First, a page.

New York: Economist Warns That Cigarette Tax Hike Will Worsen Organized Crime

Patrick Fleenor, chief economist of the Tax Foundation and author of “Cigarette Taxes, Black Markets, and Crime: Lessons from New York’s 50-Year Losing Battle,” said in an opinion piece published in the Wall Street Journal that New York State’s politicians of both political parties are ignoring the “blunt fact” that the State’s high cigarette excise tax rate, which will rise another $1.25 to $2.75 per pack on July 1st, has led to a “bloody, decades-long smuggling epidemic.” Fleenor said much of the cigarettes sold in New York State will be trucked up from Virginia or shipped from China by “butt-leggers” who can make over $1 million per tractor-trailer load of smuggled cigarettes. He said tax hikes in the early 1960s created a profit opportunity for smugglers and by 1967, 25% of the cigarettes consumed in the State were bootlegged. High inflation in the late 1970s and early 1980s drove up cigarette prices, but the excise tax remained unchanged, thereby reducing smugglers’ profit margin and therefore related crime, Fleenor said. Lawmakers began raising the cigarette tax again in the 1980s and the 1990s, and smuggling and large-scale tax evasion resurged, he noted. Lawmakers continue to argue about the health of smokers as their reason for raising cigarette taxes, but as Gov. Wilson argued three decades ago, high cigarette taxes are bad public policy, he said. While organized crime exploited high cigarette taxes in the 1960s and 1970s, there is an “even deadlier adversary” today, he warned. The connection between cigarette smuggling and terrorism is no exaggeration, as a smuggling ring that police cracked in 2005 uncovered a multimillion dollar flow of money from New York City to individuals in the Middle East, Fleenor said (WSJ 5/7).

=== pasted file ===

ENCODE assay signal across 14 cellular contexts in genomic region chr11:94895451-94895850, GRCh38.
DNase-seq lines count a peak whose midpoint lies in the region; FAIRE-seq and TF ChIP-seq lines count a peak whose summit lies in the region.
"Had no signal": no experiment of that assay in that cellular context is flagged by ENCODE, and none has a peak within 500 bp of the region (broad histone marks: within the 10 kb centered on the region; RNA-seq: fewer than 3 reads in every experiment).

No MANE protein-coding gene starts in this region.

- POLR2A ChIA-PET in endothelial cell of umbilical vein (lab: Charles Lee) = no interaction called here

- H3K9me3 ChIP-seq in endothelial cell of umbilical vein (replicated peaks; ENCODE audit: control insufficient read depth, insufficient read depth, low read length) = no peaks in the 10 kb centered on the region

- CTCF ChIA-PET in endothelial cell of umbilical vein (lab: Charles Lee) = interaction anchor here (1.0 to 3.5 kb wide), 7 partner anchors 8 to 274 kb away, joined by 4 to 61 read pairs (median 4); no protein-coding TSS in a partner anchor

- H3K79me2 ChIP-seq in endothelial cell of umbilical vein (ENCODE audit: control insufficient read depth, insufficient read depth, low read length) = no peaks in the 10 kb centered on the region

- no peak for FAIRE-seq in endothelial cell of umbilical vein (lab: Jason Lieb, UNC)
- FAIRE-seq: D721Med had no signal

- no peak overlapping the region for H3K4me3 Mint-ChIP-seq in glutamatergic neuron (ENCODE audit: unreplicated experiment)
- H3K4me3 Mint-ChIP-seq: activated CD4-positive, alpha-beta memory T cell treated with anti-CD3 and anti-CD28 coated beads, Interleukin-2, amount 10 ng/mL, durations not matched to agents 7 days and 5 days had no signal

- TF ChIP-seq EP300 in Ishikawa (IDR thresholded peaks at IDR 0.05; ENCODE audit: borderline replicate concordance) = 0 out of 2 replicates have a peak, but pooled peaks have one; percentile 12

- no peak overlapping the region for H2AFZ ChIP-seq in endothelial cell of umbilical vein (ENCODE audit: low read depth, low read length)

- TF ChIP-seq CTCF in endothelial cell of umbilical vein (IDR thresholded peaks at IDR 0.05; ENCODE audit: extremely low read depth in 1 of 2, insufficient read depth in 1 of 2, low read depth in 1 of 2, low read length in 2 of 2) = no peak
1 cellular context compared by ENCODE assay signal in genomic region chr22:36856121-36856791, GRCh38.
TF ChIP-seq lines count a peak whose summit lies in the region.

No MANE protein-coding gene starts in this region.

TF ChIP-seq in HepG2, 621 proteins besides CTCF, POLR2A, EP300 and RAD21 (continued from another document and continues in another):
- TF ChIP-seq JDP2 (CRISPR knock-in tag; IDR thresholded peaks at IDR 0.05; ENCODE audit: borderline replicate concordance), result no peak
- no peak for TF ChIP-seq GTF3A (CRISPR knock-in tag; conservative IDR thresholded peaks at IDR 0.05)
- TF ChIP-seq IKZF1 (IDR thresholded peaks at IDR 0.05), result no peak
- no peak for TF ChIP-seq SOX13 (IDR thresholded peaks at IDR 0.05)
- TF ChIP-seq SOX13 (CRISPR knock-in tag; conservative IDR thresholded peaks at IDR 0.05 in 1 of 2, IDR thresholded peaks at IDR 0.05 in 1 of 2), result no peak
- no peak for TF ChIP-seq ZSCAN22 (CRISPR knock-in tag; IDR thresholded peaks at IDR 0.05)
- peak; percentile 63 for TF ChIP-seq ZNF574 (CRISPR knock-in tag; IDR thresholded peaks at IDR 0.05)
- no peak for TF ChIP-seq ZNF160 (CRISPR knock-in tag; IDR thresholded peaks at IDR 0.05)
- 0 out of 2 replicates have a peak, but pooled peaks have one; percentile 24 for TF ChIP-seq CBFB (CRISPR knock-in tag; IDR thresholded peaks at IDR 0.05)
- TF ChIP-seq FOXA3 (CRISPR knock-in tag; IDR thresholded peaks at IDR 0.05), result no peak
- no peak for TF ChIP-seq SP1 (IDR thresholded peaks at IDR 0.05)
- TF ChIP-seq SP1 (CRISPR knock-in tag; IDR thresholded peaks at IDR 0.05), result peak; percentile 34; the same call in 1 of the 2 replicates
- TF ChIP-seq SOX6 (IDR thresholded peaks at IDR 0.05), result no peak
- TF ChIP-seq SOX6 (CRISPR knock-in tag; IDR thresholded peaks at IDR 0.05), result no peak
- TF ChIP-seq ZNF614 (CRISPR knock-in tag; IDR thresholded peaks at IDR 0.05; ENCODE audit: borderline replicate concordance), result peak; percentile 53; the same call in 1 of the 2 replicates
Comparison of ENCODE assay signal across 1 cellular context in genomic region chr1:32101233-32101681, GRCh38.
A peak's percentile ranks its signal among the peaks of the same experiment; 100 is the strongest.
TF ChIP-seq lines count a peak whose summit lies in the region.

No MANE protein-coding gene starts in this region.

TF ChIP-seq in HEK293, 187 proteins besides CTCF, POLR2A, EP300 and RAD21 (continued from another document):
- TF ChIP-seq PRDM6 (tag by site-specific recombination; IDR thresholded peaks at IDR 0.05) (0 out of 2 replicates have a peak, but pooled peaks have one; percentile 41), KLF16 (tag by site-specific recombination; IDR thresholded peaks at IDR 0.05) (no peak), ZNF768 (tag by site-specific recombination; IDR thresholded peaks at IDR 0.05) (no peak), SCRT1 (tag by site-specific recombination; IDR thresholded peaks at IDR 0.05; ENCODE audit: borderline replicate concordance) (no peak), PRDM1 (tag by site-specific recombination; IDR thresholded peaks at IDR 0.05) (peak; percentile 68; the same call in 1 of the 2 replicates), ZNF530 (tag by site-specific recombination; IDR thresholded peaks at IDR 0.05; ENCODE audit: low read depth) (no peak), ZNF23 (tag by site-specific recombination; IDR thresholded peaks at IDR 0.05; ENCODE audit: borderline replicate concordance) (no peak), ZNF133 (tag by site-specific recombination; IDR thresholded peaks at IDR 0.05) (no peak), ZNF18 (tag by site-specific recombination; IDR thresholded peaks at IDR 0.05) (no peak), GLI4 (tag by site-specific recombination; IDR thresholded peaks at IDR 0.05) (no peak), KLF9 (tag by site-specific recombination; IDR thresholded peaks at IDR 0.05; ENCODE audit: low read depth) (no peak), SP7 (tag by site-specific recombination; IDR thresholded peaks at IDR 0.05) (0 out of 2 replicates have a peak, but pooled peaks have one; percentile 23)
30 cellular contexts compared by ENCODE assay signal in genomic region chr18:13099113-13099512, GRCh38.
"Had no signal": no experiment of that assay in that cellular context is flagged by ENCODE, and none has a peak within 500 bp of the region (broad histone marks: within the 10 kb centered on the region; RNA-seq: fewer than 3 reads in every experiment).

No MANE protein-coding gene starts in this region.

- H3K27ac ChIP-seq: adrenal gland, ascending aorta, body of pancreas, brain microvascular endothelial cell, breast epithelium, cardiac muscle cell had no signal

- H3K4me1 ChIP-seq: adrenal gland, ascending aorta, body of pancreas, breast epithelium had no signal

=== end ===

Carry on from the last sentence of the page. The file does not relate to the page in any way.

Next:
I find this to be an extremely interesting story.

What are your thoughts on this topic?

Is Patrick on target?

Is there anything that can be done or is it just inevitable that misguided lawmakers will continue to attempt to use tobacco taxes to meet budget shortfalls? 

Let folks know what you think on this very interesting topic!  


#1 TAZ on 05.13.08 at 12:39 AM

Found this amazing article – Check out the number! $35 million a month!

May 11, 2008 — Federal prosecutors on Long Island notched a small victory over New York’s booming illicit cigarette trade earlier this month, winning the conviction of black-market kingpin Rodney Morrison on racketeering conspiracy and weapons charges.

Morrison, who’s looking at up to 30 years in prison, turned an estimated profit of $35 million per month running the Peace Pipe Smoke Shop on the Poospatuck Indian Reservation.

Yet, astounding as that number is, it barely scratches the surface of a trade that’s long been one of New York’s biggest – and most deadly – public-policy embarrassments

#2 CIG GUY on 05.14.08 at 1:39 AM

It would seem to me that the payday of a million dollars per truck load would be very appealing to those are looking for ways to fund a movement. Pretty scary to think that we are putting ourselves at risk in todays environment.

#3 CIG GUY on 05.31.08 at 10:56 AM

Again I must say Government intervention leads to disaster! Here is another example of how the government mismanages.

#4 TAZ on 06.07.08 at 10:08 AM